Putting the 'science' in political science
Meet new Assistant Professor Teppei Yamamoto
Like many other children, Teppei Yamamoto grew up curious about what made things tick. In his case, the questions centered not on clocks and robots, but on people and societies.
“I wanted to know how the world works,” said the recent Princeton PhD who joined the MIT faculty this fall as an assistant professor.
Perhaps because his father was a government employee in Japan, Yamamoto set out in high school to learn about political systems and how states operate. And because he hoped to become a diplomat, he decided to add fluency in English and French to his scholarly toolbox.
But while pursuing a BA in international relations at the University of Tokyo, and MA and PhD degrees in politics at Princeton University, Yamamoto came to suspect that political scientists did not have the methodology needed to develop reliable answers to all the answers they asked.
The study of politics, when you think about it, poses an endless array of questions. What impact is a leader’s assassination likely to have on a country? Why does a higher level of education tend to reflect a higher voter turnout? If Dade County, Fla., hadn’t had an outdated voting system complicated by hanging chads, would Al Gore have become the 42nd U.S. president?
"I was troubled that political scientists too often relied on apparently obvious answers and an intuitive understanding about what people are thinking," Yamamoto recalled. "They had been good at establishing theories but unable to speak from a basis of strong empirical evidence. I wanted to help lead the field away from softer data and toward a political science that we can actually call scientific."
Thus, Yamamoto decided to focus his graduate studies around improving research methodologies, taking a particular interest in causal inference.
Google "causal inference" – along with causal attribution, causal moderation and other related phrases that punctuate Yamamoto's curriculum vitae – and you'll find that the highly complicated study of causation, associated with inductive reasoning, was historically the concern of Aristotle and other theoretical philosophers who posed abstract questions meant to show the elusiveness of pinning down cause. Even lyricist Oscar Hammerstein got into the act in the musical comedy "Cinderella," where one memorable song puckishly asked, "Do I love you because you're beautiful, or are you beautiful because I love you?" More recently, the challenge of sorting out causes from effects and other complicating factors has occupied epidemiologists as they refine statistical methods aimed at finding the sources of disease.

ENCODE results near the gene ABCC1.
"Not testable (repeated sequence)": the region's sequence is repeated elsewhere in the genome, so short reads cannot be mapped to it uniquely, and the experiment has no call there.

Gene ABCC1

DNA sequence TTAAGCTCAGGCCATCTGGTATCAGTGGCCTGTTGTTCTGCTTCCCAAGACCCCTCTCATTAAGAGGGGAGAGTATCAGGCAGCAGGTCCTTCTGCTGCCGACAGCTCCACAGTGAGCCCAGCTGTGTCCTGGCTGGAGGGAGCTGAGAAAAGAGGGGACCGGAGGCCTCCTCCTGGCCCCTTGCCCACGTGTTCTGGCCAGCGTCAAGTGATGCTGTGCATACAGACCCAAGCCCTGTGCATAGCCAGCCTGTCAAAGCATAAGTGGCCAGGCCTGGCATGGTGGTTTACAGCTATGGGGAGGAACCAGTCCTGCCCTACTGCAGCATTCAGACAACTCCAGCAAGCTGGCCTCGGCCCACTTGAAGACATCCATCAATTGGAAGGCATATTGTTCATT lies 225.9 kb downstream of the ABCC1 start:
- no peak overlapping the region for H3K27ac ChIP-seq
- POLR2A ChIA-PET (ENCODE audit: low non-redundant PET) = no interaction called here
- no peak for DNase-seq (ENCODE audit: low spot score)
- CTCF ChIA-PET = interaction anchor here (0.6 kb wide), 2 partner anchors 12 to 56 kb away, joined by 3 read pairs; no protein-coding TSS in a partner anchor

If everyone who ate at Joe's on Tuesday got sick, did eating at Joe's sicken them? Or would they have gotten sick anyway – say, from the local water supply? Such a question might be relatively easy to answer, given the appropriate methodology. But teasing out empirical evidence for something as complex as human political behavior on a wider scale entails sorting through the seemingly limitless other possible causal factors, and doing it by hand is almost beyond human capability. Yamamoto, who had always been deeply interested in advanced mathematics, realized the challenge was one for mathematicians and computer scientists.
Today, the 29-year-old researcher is celebrated as the author of numerous formulas and algorithms designed to help researchers get the hard, quantitative data they need better to understand the past and make evidence-based policy recommendations for the future. His doctoral study on the topic was selected as the year's best contribution to the field by the Society for Political Methodology, which awarded Yamamoto its coveted John T. Williams Dissertation Prize in 2010.
In a dissertation excerpt available online at web.mit.edu/teppei/www/, Yamamoto outlines his complex mathematical strategy for isolating the relevant data researchers want, while also showing how these methods can be used to answer some of political science's classical questions.
One question – related to why some Third World countries successfully became democracies after World War II while others did not – illustrates how difficult it can be to sort through the potentially relevant factors.
"We may theorize," he said, "that democratization happened because of modernization, so we need to measure the modernization level in those countries that democratized and those that did not. But it may have been that increased economic development was the reason, or improved education, or the effects of exposure to people from other countries. What about external political events, like the Cold War?Â We need to control for all these confounding factors and others and compare them in order to get to the true cause of this democratization."
While Yamamoto stands at the cutting-edge of this new research methodology, he does not, of course, stand there alone. He accepted the MIT position, he says, because the Boston medical and scientific community, and the Institute in particular, are fast on their way to making the area the leading study center in the world for the development of advanced statistical methodologies.
"I should be able to learn a lot from my colleagues," he said.